Our first major project, Law, Strategy and the South China Sea, focused on strategic competition – including the use of international law and legal argument – in the South China Sea disputes. Douglas Guilfoyle chaired an expert roundtable on the use of law to achieve strategic ends in the South China Sea, drawing together lawyers, historians, strategists and international relations experts to consider the issue in the round. The final workshop report is available here.
A series of articles based on the workshop have been published with Australian Outlook covering topics including Chinese military strategy, US perspectives, the impact on Indonesia and trade implications for Australia.
Our most recent expert roundtable was on China in the Maritime Pacific and a final workshop report will be available soon.
Our researchers are interested in what it means to exercise sea power in the 21st century, the continuing role of old technologies alongside the emergence of new threats, and the lessons of history. Questions of the role of mine warfare and submarines as a critical capability also remain important.
The research group has also commenced a project on the protection of submarine telecommunications cables as both critical infrastructure and a significant national security vulnerability.
Projects might consider the role of sea power in relation to one or more of technological change, diplomacy and international law.
The rising use of maritime autonomous vessels (MAVs) is creating regulatory and enforcement opportunities and challenges under international law. The aim of an ongoing Australian Research Council - funded project, Improving International Law Regulation of Maritime Autonomous Vessels, is to fill a critical gap in current responses in international law by focusing on the challenges posed by MAVs to international maritime security law.
MAVs are increasingly useful for states in peacetime military operations, in response to transnational crime, maritime cyber security and in promoting broader national security goals. But non-state actors may also use them for terrorist and transnational criminal activity.
Projects could examine the implications of criminal, ‘grey zone’ or asymmetrical actors in the maritime domain, in fields such as smuggling, illegal fishing, or piracy and maritime militias.
Rules-based maritime order considers the role of international law in public diplomacy and diplomatic argument, how legal argument can be used to bolster (or attack) the legitimacy of policies and the strategies which may be deployed to try to change ‘the rules of game’.
View Douglas Guilfoyle’s published article on: The rule of law and maritime security: understanding lawfare in the South China Sea.
Nguyen The Phuong
Supervisor(s) – Professor Douglas Guilfoyle and Dr Richard Dunley
My PhD project examines how Vietnam’s grand strategy influenced its naval development from a brown-water navy to a green-water navy since 1986. By analyzing different ideational and material factors that define Vietnam’s transition from a continental country to a land-oriented maritime country, the project wants to shed light on the characteristics of the Vietnamese navy, its role as well as its position within the country’s armed forces. This project also wants to contribute to the discussion about sea power, both as a grand strategic component and a military strategy, by investigating the Vietnamese navy.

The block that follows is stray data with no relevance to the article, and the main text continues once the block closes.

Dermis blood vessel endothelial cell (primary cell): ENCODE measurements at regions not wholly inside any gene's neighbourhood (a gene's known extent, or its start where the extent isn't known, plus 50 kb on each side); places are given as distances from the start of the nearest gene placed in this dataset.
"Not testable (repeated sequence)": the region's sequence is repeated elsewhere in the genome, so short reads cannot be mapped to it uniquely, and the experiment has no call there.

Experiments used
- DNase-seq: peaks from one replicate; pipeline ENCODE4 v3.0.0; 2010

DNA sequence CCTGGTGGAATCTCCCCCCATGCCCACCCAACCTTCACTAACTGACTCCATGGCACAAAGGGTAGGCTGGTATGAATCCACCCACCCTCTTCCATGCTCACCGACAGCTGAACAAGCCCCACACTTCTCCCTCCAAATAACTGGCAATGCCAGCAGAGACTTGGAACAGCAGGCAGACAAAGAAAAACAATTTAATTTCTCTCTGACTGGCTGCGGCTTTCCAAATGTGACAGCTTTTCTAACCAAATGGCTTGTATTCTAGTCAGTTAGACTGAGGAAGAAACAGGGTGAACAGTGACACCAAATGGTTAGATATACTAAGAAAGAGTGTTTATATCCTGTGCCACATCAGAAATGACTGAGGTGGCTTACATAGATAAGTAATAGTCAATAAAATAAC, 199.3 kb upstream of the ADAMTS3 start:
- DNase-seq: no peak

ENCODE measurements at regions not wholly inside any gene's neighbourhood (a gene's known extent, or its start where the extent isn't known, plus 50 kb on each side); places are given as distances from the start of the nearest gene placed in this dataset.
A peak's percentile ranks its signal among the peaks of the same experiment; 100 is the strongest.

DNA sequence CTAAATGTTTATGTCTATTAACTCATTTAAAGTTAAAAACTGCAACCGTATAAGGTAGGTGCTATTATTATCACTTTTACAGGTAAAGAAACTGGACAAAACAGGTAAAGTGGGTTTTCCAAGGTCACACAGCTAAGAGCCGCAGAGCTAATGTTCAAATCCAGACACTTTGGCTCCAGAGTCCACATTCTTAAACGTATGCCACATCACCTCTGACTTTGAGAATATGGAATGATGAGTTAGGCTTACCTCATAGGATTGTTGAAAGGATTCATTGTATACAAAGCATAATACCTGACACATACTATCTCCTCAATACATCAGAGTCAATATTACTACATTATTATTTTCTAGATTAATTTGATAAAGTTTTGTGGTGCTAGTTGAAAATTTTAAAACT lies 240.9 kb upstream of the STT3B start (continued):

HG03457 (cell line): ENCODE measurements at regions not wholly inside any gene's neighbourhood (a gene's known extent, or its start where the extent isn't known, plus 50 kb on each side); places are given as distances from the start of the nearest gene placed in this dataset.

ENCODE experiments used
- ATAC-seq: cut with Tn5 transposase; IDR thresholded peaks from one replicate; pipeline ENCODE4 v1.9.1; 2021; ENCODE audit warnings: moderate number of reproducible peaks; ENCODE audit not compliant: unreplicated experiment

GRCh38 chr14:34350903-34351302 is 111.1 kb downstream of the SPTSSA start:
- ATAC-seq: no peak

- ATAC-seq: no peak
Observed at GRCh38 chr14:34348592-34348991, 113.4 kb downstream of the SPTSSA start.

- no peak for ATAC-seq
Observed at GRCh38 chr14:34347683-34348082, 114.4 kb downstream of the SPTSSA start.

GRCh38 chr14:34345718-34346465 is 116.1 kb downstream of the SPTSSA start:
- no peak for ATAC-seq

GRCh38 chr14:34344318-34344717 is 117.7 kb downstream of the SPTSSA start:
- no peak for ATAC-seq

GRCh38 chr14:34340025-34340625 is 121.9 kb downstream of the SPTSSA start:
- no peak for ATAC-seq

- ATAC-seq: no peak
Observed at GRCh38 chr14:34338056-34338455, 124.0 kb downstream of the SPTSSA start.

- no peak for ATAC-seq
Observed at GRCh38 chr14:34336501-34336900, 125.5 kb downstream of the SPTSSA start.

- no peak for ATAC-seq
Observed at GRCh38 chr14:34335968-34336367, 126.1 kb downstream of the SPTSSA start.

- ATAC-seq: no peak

Daiana Seabra Venancio
Supervisors – Professor Douglas Guilfoyle and Professor Shirley Scott
My research aims to analyse the relationship between protecting the marine environment, the seabed mining system established in "the Area" by the United Nations Convention on the Law of the Sea (UNCLOS), and the emerging technology of autonomous marine vehicles (AMVs). The so-called "Area" encompasses the seabed, ocean floor, and subsoil thereof, beyond the limits of the national jurisdiction. Considering the risks to the human body involving the submersion of crewed vehicles to the deepest parts of the ocean, remote-controlled (ROV) and autonomous underwater vehicles (AUVs) are the most practical method for seabed mining. Thus, the research I am developing explores the complexities of using AUVs powered by artificial intelligence in case of environmental damage during seabed mining activities.
My current Australian Research Council funded project examines how small States are using law of the sea dispute settlement mechanisms to gain political advantages in conflicts with greater powers, including Security Council permanent members. It is important to understand how the UN Convention on the Law of the Sea can be leveraged to defend coastal State rights in strategic disputes concerning sovereign rights, unresolved boundaries, and military affairs. This research will better equip lawyers and policy makers to understand how such legal statecraft strengthens or undermines the rules based order at sea and the UN Convention on the Law of the Sea as its cornerstone.
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